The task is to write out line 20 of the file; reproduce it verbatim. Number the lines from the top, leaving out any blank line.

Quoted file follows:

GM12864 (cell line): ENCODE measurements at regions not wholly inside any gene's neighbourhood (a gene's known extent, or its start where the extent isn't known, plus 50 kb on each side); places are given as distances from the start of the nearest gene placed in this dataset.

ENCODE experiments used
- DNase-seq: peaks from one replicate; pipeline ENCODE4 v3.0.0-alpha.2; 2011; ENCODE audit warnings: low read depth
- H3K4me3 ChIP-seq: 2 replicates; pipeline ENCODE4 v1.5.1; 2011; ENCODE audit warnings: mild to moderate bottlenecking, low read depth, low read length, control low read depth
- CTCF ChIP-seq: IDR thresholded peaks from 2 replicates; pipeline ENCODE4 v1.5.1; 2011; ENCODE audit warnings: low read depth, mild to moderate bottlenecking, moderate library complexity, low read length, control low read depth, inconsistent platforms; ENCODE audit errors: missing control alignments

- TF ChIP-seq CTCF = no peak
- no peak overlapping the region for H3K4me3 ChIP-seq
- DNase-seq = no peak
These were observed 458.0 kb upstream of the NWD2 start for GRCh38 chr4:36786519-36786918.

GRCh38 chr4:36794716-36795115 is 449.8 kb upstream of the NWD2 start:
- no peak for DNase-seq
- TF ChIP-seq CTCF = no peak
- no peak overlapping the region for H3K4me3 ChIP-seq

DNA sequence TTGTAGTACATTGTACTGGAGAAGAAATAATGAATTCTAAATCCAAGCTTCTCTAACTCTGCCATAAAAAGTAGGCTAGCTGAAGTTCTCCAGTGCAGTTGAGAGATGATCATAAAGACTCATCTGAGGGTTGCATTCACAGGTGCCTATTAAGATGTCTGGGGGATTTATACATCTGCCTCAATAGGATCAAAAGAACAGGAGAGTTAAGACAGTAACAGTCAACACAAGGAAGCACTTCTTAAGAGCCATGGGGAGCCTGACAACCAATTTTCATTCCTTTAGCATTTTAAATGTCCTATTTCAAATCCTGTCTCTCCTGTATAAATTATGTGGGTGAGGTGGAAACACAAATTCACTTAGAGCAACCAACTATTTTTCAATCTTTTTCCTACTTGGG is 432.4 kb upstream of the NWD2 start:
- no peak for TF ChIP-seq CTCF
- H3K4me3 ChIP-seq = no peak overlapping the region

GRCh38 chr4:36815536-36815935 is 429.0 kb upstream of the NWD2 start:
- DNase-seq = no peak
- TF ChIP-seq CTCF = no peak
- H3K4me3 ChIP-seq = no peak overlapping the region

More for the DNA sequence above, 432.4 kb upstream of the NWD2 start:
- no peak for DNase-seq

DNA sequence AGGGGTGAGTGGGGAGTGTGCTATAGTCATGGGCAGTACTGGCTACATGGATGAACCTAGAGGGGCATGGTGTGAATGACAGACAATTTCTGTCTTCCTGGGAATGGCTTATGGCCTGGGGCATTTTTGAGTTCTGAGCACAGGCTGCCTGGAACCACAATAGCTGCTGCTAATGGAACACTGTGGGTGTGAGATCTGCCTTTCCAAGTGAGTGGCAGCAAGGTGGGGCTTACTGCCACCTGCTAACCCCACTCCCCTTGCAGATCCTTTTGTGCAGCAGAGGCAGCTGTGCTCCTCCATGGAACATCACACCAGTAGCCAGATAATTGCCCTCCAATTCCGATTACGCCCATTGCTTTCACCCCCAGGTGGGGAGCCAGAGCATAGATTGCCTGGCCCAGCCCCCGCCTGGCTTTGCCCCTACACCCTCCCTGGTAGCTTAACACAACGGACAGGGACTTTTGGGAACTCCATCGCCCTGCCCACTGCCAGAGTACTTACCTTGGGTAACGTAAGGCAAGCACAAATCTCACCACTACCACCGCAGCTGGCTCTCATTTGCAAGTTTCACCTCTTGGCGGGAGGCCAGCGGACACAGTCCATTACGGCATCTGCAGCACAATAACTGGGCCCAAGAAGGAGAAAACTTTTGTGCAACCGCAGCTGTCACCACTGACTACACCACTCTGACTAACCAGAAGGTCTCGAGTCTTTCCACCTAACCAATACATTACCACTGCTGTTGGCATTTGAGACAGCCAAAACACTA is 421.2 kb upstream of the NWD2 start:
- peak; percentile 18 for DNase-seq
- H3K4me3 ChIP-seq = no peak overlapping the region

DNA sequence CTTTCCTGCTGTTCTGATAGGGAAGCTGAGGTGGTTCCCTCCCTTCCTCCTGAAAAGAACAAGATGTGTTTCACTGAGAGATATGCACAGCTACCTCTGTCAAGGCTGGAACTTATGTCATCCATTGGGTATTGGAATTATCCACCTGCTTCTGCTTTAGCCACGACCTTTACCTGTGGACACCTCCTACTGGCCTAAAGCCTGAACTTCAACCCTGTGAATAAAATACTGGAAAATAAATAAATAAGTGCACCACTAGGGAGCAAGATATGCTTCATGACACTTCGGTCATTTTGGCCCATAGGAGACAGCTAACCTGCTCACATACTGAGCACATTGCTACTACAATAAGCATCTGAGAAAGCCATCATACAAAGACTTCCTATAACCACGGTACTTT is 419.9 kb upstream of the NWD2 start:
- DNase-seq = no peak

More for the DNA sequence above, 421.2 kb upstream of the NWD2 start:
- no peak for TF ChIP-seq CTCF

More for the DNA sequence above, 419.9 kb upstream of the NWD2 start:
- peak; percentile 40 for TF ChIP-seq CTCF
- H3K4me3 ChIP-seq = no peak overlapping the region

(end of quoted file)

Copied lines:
- H3K4me3 ChIP-seq = no peak overlapping the region